When fire officials and police knocked on the door of the home, someone exited the single-family house, which then exploded and subsequently caught on fire, a law enforcement source briefed on the case told ABC News Tuesday.

A large piece of debris from the house’s roof struck Fahy in the head, and more than a dozen other people on the street were injured, Nigro said. Fahy and those injured were transported to a local New York-Presbyterian Hospital, where Fahy succumbed to his injuries and died.

“We lost a hero today and our members are all saddened,” Nigro said Tuesday. He added that Fahy and responders were able to evacuate the surrounding area before the explosion.

The New York City Police Department had been in the initial stages of investigating the home as a possible marijuana grow house at the time of the explosion, Police Commissioner James O’Neill said at the news conference.

Trained eyes saw remnants of the alleged marijuana growing operation in the wreckage Tuesday, and the house was most likely being rented by a local area distribution crew, according to the law enforcement source briefed on the case.

The source added that ConEd had turned off gas to the home when officials initially responded to the report of odor.

Investigators are now apparently looking at possible alternate gas sources, including butane hash oil production, as they also search for the person who exited the home prior to the explosion, the law enforcement source said.

The U.S. Bureau of Alcohol Tobacco and Firearms (ATF) confirmed to ABC News Tuesday that it is investigating, alongside local New York City authorities, to determine whether the blast was possibly connected to the alleged marijuana growing operation.

Mayor Bill de Blasio ordered all flags in the city to fly at half-staff Tuesday in memory of Fahy, a 17-year veteran of the FDNY and a father of three.

Tuesday was “a very sad day for our city,” de Blasio said at the news conference.

The mayor added that Fahy “made the ultimate sacrifice to this city,” and that his loss was “a reminder of the dangers that our first responders face every day, the dangers that the men and women of the FDNY face and the bravery with which they do their job.”

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Hundreds Evacuated as Loma Fire Tears Through California Mountains

JOSH EDELSON/AFP/Getty Images(SANTA CRUZ, Calif.) — Evacuations remained underway for hundreds of residents near California’s Santa Cruz Mountains Tuesday as firefighters continued to battle the fast-moving Loma blaze.

The fire, which started Monday around 3 p.m., had scorched at least 1,000 acres and was 5 percent contained, according to the Cal Fire Santa Clara Unit earlier Tuesday.

Record-breaking, triple-digit heat in addition to California’s drought helped fuel the blaze, driving the flames from just a spark to more than 3 square miles Monday. More than 500 firefighters were working around the clock, with more on the way.

“After dark, as we’re fighting fire in unfamiliar terrain — with obviously dangers of the fire itself and the movement of the fire — it definitely presents a considerable amount of danger to us, you know, besides just that firefighting aspect,” Capt. Christopher Salcido told ABC News affiliate KGO-TV in San Francisco.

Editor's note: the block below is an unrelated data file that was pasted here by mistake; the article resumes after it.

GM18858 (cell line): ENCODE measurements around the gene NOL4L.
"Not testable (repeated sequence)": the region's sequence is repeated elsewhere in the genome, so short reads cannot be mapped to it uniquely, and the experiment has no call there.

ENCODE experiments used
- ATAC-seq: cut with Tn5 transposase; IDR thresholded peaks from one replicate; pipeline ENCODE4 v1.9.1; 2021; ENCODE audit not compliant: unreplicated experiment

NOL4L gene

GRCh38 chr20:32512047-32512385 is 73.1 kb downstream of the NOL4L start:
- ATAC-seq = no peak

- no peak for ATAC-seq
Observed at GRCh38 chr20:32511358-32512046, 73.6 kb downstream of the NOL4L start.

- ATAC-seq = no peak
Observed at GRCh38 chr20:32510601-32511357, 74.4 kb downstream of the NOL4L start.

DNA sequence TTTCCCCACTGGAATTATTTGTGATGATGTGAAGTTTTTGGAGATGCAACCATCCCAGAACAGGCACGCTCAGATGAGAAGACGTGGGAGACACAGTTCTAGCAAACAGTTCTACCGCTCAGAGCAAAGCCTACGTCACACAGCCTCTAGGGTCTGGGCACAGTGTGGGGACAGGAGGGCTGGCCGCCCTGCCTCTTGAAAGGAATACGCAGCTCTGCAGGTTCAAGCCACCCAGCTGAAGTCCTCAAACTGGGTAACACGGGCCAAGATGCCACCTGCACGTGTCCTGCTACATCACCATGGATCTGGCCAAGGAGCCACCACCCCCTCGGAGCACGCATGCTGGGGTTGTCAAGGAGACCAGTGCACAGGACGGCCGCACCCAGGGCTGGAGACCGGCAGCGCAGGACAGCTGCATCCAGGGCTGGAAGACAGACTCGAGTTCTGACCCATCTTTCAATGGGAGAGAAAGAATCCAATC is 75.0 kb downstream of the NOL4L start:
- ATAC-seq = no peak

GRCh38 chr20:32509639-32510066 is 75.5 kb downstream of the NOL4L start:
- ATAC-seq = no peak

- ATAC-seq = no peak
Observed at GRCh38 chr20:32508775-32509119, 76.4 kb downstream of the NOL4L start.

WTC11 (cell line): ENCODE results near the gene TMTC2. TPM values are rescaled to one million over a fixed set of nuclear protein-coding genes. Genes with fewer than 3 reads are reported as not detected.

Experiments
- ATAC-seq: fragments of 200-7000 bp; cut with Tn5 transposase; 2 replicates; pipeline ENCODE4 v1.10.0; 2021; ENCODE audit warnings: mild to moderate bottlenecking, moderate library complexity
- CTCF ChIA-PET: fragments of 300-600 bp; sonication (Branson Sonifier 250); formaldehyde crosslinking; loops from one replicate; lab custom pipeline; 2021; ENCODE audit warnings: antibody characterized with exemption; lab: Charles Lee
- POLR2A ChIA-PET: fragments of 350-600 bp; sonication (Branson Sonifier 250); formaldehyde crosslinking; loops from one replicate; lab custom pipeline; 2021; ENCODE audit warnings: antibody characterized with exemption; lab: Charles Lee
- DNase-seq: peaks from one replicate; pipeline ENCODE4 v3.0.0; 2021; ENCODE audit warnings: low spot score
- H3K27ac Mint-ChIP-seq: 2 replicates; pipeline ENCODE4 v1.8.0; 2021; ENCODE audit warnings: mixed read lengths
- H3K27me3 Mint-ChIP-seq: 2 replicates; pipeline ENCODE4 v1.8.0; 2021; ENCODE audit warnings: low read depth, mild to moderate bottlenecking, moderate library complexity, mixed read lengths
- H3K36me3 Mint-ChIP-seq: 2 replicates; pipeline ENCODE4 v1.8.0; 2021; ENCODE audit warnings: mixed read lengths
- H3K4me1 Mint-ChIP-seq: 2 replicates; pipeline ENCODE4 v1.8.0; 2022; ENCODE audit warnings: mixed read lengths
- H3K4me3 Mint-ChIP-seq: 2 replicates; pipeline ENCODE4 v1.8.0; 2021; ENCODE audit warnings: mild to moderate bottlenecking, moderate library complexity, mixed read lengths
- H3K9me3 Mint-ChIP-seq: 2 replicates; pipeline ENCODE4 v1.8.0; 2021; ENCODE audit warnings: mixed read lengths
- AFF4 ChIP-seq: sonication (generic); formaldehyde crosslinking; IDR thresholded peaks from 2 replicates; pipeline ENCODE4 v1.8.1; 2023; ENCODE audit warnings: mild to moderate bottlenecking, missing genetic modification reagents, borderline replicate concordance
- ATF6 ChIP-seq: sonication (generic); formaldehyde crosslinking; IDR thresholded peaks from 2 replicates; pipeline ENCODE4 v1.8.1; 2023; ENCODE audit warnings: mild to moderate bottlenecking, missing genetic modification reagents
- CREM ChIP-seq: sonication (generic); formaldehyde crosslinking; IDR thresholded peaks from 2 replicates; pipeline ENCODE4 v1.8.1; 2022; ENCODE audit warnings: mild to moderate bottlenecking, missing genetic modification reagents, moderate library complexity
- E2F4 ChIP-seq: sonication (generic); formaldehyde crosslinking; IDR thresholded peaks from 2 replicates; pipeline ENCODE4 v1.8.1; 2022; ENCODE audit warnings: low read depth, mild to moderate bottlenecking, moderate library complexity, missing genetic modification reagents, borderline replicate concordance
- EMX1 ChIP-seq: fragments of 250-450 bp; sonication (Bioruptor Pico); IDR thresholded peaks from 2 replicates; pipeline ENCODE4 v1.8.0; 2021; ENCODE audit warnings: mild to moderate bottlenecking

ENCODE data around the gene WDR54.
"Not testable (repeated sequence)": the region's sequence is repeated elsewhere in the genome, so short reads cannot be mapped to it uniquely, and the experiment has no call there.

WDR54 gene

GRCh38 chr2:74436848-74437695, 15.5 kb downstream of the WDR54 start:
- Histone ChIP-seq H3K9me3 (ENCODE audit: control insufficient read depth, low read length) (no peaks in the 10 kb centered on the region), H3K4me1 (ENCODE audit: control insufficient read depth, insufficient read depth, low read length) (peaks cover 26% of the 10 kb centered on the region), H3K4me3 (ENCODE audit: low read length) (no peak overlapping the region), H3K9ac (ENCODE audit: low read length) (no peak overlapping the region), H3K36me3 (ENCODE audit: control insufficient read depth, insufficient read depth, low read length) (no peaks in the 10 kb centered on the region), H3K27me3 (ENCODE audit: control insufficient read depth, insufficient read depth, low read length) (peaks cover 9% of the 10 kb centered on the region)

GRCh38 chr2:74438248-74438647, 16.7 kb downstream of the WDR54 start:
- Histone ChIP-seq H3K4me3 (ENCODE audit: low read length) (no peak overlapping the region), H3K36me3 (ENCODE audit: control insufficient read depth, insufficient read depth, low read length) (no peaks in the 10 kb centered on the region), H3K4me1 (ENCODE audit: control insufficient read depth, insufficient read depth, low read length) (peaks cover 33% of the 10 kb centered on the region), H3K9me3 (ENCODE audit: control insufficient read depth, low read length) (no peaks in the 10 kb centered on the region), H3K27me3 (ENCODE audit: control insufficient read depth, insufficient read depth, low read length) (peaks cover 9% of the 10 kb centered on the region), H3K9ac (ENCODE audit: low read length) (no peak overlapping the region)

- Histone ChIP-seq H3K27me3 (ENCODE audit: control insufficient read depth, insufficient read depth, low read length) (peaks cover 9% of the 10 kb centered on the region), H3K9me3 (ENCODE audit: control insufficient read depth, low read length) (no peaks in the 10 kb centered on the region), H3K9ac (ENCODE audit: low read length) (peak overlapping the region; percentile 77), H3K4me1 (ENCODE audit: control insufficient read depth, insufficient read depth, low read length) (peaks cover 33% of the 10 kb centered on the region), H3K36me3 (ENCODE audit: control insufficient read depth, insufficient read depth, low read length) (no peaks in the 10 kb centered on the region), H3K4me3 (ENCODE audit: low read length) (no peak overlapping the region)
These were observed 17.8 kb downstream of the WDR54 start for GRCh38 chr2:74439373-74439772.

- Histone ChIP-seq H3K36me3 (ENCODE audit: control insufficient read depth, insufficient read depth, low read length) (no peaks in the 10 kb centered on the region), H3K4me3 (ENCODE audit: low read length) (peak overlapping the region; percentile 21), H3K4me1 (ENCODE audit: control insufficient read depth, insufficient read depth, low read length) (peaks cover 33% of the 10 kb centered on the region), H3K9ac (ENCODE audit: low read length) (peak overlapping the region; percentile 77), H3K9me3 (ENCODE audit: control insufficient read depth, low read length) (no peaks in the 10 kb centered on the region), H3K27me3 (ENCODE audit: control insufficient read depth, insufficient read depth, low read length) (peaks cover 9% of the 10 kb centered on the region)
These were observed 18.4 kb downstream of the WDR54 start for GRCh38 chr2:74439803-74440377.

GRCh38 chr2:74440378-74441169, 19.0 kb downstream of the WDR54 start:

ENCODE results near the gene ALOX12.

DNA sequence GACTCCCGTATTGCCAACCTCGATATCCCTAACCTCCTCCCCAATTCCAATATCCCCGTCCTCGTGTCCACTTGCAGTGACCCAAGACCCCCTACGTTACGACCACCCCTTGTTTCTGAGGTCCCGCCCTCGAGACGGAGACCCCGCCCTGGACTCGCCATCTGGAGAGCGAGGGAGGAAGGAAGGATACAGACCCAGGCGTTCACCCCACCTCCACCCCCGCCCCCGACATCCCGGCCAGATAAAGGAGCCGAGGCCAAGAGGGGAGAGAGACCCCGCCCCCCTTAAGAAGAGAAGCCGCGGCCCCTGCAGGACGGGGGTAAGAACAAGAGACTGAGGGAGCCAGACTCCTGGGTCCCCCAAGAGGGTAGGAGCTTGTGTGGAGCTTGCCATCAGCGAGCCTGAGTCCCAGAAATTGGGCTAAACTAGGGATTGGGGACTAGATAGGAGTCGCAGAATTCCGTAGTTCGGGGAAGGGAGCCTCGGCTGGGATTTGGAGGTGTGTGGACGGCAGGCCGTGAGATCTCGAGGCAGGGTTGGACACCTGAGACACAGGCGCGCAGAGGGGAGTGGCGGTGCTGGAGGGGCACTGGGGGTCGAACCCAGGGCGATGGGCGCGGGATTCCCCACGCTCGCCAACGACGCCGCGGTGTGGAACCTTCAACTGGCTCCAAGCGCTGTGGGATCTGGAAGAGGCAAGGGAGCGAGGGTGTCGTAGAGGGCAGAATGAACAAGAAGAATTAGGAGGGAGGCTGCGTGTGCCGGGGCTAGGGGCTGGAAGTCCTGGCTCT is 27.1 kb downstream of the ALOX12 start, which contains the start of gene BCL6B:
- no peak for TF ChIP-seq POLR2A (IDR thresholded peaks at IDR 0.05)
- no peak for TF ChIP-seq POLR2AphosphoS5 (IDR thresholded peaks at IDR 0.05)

Mandatory evacuation orders were announced for Little Uvas and Croy roads, according to KGO-TV. Cal Fire said that 300 structures were threatened. The National Weather Service radar station was forced to shutter after flames started lapping near the building.

One firefighter was reportedly injured and Cal Fire said that two homes had been destroyed.

“I’m a little nervous,” Mary Lindsay told SFGate.com. “I can see all the smoke billowing up from the fire.”

The fire’s cause remained under investigation.

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Tearful Young Girl Laments ‘Shame’ of Charlotte Shooting

Peter Zay/Anadolu Agency/Getty Images(CHARLOTTE, N.C.) — Peaceful protesters crowded Charlotte, North Carolina’s first city council meeting since the cop shooting of Keith Lamont Scott, with over 50 people speaking out against police violence.

But none of them stood out Monday quite as much as a young girl.

Zianna Oliphant, her hair done up in braids and tears streaking her face, brought into focus the stress police shootings place on children, as well as the pain the black community of Charlotte has suffered in the wake of Scott’s death last week.

“I’ve been born and raised in Charlotte. And I never felt this way until now and I can’t stand how we’re treated,” the grade-school girl said, wiping away tears.

She expressed the hardship that children face when a parent dies. Scott himself, who was African-American, had seven children.

“It’s a shame that we have to go to their graveyard and bury them. And we have tears. We shouldn’t have tears. We need our fathers and mothers to be by our side,” she said.

Zianna, as well as the protesters in the room who chanted “no justice, no peace” after she spoke, helped to underscore the degree to which communal wounds have been slow to heal in North Carolina’s most populous city since the shooting.

Protests started on the streets of Charlotte after news of Scott’s shooting broke last Tuesday and, occasionally, became violent as they continued deeper into the week.

The scene grew especially tense Wednesday night when police clad in riot gear fired tear gas and rubber bullets at demonstrators. Some people in the crowds threw bottles and rocks at officers and passing cars, blocked an interstate highway, surrounded and jumped on vehicles, looted businesses and stormed the entrance of a Hyatt hotel, injuring two of its employees.

At the city council meeting, Charlotte Mayor Jennifer Roberts called for decorum at several points during public remarks. At several points, protesters yelled criticism of her and Police Chief Kerr Putney.

After the meeting wrapped up, The Charlotte Observer reported, more than 20 protesters moved to the lobby of the Government Center.

“Release. Release. The whole damn tape,” the protesters chanted, according to the newspaper.

Ray Dotch, Scott’s brother-in-law, on Monday called for the release of the entire video of his shooting in an interview with ABC News.